Discuss Detroit Archives - Beginning January 2006 De-Gentrification Previous Next
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Bvos
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Username: Bvos

Post Number: 1433
Registered: 10-2003
Posted From: 66.238.170.31
Posted on Thursday, May 11, 2006 - 11:00 am: Edit PostDelete PostMove Post (Moderator/Admin Only)

An interesting article on De-Gentrification from the Telegraph. I'd say East Detroit(Pointe), Roseville and Warren are already going down this path. I'm sure there are others that are on their way or about to join the de-gentrifyers.

http://www.telegraph.co.uk/pro perty/main.jhtml?xml=/property /2006/05/06/pdegent06.xml&sShe et=/property/2006/05/06/ixptop 12.html
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Hamtramck_steve
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Username: Hamtramck_steve

Post Number: 2940
Registered: 10-2003
Posted From: 136.181.195.17
Posted on Thursday, May 11, 2006 - 11:10 am: Edit PostDelete PostMove Post (Moderator/Admin Only)

Like the article said, there's nothing new to this phenomenon in America.

I wouldn't limit it to just those three 'burbs, either. Most of the inner-ring 'burbs recorded population declines in the last census. Back then, I predicted that unless state policies changed, in a generation those cities will be blighted like Detroit. The population loss is the canary in the coal mine.

Perhaps with the slow economy, the building in former corn fields will slow enough so that we'll all have another chance to have a discussion about whether we want to keep recreating "the city of tomorrow" and then discarding it for the next "city of tomorrow" or actually fix what we've got before building new.
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Missnmich
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Username: Missnmich

Post Number: 509
Registered: 11-2004
Posted From: 70.186.39.150
Posted on Thursday, May 11, 2006 - 11:17 am: Edit PostDelete PostMove Post (Moderator/Admin Only)

To be de-gentrifying, according to this article, a place has to have gentrified in the first place. Eastpointe, Roseville, and Warren are just decaying ...
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Fury13
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Username: Fury13

Post Number: 1057
Registered: 10-2003
Posted From: 69.222.11.226
Posted on Thursday, May 11, 2006 - 11:23 am: Edit PostDelete PostMove Post (Moderator/Admin Only)

That's too bad to hear that about Eastpointe. The housing stock there in the neighborhoods is pretty solid, with many brick homes. Much better than Roseville in that respect and almost comparable to Ferndale. In fact, Eastpointe could BE the eastside version of Ferndale if the city fathers there would position and market the community properly (and aggressively).
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Danny
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Username: Danny

Post Number: 4107
Registered: 02-2004
Posted From: 141.217.174.229
Posted on Thursday, May 11, 2006 - 11:50 am: Edit PostDelete PostMove Post (Moderator/Admin Only)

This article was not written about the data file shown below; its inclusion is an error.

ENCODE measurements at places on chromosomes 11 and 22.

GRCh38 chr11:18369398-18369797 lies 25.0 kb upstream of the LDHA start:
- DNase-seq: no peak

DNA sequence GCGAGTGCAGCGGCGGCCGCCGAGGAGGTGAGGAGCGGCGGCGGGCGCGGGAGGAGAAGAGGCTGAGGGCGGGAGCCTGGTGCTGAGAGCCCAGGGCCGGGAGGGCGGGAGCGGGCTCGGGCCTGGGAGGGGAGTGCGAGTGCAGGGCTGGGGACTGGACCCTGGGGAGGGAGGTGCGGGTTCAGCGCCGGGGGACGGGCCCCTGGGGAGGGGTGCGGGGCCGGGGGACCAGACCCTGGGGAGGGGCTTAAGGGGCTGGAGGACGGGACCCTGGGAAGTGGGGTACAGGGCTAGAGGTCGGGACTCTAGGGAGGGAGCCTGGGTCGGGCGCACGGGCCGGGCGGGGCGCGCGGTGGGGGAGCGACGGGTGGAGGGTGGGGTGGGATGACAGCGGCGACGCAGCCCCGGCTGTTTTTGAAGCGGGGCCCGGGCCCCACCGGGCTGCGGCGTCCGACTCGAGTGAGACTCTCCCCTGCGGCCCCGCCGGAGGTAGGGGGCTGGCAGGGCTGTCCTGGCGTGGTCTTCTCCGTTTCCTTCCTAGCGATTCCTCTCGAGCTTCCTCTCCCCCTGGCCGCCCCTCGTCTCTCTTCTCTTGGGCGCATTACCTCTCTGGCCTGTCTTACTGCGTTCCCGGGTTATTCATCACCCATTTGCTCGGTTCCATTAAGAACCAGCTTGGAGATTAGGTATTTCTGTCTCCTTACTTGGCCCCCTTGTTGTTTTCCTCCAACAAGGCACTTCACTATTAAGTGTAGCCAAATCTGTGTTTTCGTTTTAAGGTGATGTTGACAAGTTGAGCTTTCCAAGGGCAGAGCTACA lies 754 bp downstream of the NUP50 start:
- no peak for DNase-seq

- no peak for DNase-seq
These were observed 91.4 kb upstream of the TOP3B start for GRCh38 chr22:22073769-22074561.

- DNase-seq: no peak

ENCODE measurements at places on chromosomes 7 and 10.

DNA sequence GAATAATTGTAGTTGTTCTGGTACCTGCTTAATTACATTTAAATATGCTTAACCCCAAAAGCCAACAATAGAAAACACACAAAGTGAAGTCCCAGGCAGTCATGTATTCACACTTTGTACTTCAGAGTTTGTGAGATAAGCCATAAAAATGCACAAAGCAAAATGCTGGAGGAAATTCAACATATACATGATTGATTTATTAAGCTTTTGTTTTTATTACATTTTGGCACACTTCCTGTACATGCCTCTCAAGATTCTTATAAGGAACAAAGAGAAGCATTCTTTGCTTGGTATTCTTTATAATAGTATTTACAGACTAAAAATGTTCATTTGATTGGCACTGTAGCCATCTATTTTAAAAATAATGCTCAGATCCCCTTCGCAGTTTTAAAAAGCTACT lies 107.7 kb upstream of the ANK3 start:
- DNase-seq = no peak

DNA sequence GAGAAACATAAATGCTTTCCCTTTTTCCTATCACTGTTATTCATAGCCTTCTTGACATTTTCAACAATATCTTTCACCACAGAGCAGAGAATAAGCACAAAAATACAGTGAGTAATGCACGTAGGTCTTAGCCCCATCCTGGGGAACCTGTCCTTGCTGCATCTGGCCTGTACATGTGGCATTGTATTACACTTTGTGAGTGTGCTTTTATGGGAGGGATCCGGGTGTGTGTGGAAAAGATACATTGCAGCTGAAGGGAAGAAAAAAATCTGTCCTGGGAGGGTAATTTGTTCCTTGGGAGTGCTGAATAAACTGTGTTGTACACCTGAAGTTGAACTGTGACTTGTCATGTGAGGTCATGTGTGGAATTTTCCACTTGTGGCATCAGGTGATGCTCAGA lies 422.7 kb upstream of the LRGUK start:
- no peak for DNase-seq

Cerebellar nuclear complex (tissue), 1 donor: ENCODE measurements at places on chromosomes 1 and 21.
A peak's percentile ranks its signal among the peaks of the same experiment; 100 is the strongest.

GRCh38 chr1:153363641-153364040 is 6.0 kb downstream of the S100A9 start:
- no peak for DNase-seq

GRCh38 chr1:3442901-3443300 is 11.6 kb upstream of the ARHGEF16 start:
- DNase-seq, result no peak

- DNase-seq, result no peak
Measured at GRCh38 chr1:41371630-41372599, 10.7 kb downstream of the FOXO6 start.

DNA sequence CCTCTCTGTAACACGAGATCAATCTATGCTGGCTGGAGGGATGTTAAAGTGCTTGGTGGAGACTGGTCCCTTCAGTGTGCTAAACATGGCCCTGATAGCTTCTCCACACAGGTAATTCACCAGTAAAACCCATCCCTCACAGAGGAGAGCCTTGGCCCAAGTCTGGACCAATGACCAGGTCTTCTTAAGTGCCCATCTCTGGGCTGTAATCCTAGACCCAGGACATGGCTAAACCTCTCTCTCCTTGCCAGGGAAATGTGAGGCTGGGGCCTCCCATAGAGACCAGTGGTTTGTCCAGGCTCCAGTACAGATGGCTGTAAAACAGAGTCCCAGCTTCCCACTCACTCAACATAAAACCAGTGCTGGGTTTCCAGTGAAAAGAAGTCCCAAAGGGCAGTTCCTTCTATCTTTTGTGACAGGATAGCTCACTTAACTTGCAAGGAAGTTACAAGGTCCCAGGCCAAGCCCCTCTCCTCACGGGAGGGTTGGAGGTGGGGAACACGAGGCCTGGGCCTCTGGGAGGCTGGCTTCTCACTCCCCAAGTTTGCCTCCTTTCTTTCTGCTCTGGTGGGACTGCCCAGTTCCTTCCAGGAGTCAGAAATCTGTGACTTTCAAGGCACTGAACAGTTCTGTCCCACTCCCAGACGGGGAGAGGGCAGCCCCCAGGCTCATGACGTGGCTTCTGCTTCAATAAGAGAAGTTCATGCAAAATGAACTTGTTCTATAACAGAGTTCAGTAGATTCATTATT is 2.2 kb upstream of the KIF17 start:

De-gentrification happens mostly in western Europe. The London inner ring suburbs is the most de-gentricated area in the world. The in U.S. Gentrification in most American cities is going very strong. Low-income families are getting pushed out by gov, state and real estate developers. It's their way to slow down urban sprawl and most U.S. states are considering making laws to set up limits of ex-urban sprawl.
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Livernoisyard
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Username: Livernoisyard

Post Number: 655
Registered: 10-2004
Posted From: 69.242.223.42
Posted on Thursday, May 11, 2006 - 2:37 pm: Edit PostDelete PostMove Post (Moderator/Admin Only)

I remember reading during the 1970s that the WWII suburbs would be the slums of the early 21st Century. In addition, their lower population density would put a harder load on taxpayers when those local governments became bloated, unionized, and inefficient.

Well, neighborhoods with houses from 40 to 60 years in age can start to turn into slums, and even more rapidly if crime enters the picture. Detroit's inner ring suburbs are decades older than WWII vintage. No surprises there about degentrification.
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Steelworker
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Username: Steelworker

Post Number: 650
Registered: 02-2004
Posted From: 68.248.80.250
Posted on Thursday, May 11, 2006 - 2:42 pm: Edit PostDelete PostMove Post (Moderator/Admin Only)

easpointe destroyed its urban style buildings in its "downtown" but yes it could have and should have marketed its selve differently.
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Mackinaw
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Username: Mackinaw

Post Number: 1503
Registered: 02-2005
Posted From: 68.248.2.9
Posted on Thursday, May 11, 2006 - 3:47 pm: Edit PostDelete PostMove Post (Moderator/Admin Only)

"Detroit's inner ring suburbs are decades older than WWII vintage. No surprises there about degentrification."

Not really. The housing stock in most of the places we've been tossing around is by and large post WWII. Except for some of the Grosse Pointes, and some small, core portions of those other places, the housing is in that 40-60 year old category that you mentioned. The reason for the de-gentrification is because of the blandness of this sort of housing. Not too much to market. And when you're like Eastpointe and don't even have a downtown, good luck attracting fresh blood...